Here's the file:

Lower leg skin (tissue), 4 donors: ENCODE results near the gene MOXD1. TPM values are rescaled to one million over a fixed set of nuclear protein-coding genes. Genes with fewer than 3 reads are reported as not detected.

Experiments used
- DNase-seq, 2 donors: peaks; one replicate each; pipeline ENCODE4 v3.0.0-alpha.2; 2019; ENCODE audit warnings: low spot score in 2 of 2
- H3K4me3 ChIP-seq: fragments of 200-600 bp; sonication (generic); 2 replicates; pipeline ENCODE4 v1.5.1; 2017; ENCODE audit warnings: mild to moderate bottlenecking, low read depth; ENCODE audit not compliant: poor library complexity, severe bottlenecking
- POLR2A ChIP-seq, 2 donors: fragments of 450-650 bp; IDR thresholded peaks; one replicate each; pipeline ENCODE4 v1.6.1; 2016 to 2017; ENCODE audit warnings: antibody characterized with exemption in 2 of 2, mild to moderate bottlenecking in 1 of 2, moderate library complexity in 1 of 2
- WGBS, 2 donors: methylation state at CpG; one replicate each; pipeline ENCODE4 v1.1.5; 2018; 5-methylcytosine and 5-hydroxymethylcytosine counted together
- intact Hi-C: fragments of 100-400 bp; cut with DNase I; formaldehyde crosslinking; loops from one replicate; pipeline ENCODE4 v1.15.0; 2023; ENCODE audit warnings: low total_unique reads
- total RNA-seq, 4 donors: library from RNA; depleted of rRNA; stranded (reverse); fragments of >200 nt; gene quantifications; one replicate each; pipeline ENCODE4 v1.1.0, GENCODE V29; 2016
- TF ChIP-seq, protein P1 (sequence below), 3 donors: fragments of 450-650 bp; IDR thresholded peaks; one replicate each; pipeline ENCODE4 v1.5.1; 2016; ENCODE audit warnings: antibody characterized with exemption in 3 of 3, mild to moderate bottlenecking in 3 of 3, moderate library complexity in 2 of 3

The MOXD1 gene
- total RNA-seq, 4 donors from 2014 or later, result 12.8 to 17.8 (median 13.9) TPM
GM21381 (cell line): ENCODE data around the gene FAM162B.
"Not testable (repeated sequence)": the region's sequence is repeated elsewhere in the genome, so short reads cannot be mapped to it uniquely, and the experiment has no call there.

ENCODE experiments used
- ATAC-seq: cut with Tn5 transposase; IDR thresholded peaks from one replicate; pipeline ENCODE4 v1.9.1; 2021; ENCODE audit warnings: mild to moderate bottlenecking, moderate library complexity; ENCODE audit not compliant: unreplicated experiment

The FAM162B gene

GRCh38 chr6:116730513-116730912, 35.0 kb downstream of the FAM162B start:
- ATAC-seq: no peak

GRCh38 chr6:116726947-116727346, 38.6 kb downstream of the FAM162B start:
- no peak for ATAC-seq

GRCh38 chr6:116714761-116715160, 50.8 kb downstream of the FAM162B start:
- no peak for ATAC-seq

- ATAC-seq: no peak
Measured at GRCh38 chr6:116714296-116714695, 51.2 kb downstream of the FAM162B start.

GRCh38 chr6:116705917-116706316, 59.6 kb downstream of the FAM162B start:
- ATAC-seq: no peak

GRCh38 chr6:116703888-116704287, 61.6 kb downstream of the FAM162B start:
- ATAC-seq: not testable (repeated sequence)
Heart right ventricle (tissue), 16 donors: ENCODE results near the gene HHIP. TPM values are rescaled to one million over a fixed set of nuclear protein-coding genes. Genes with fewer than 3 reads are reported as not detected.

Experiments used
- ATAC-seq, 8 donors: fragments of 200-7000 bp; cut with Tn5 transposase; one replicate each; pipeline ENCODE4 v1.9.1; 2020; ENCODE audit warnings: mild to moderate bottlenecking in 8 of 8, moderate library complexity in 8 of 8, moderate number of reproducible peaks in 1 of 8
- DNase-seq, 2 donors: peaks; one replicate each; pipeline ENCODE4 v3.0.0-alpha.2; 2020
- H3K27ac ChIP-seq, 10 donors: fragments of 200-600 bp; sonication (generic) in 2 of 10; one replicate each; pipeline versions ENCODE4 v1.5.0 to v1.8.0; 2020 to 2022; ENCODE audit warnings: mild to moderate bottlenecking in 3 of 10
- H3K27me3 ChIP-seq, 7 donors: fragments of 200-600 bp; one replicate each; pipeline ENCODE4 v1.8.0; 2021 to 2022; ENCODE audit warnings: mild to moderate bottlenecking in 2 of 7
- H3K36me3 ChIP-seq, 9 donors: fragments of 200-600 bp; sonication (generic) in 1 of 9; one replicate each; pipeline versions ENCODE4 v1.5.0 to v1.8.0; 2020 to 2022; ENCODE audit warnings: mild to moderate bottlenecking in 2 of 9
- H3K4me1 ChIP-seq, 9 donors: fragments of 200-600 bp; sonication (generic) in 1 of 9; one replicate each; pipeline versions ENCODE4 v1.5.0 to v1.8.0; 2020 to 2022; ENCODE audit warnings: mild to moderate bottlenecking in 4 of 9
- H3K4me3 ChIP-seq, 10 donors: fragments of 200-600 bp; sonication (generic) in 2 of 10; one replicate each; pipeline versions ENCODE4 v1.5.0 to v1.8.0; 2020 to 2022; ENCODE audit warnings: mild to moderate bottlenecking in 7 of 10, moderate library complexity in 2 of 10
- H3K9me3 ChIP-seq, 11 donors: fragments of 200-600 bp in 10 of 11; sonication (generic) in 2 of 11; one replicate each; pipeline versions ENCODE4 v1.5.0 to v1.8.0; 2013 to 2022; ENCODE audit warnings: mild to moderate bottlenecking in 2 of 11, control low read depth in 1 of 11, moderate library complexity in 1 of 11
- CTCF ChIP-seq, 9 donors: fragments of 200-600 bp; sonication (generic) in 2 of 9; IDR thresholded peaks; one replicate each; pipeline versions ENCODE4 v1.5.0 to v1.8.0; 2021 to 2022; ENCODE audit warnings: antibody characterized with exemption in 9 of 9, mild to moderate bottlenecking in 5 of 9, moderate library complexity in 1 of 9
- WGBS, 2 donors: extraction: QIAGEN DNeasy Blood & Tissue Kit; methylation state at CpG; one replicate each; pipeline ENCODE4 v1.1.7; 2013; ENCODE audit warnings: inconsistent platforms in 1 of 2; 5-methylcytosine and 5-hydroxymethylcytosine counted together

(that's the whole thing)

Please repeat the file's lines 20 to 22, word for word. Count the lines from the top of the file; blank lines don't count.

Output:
- no peak for ATAC-seq

GRCh38 chr6:116714761-116715160, 50.8 kb downstream of the FAM162B start:
- no peak for ATAC-seq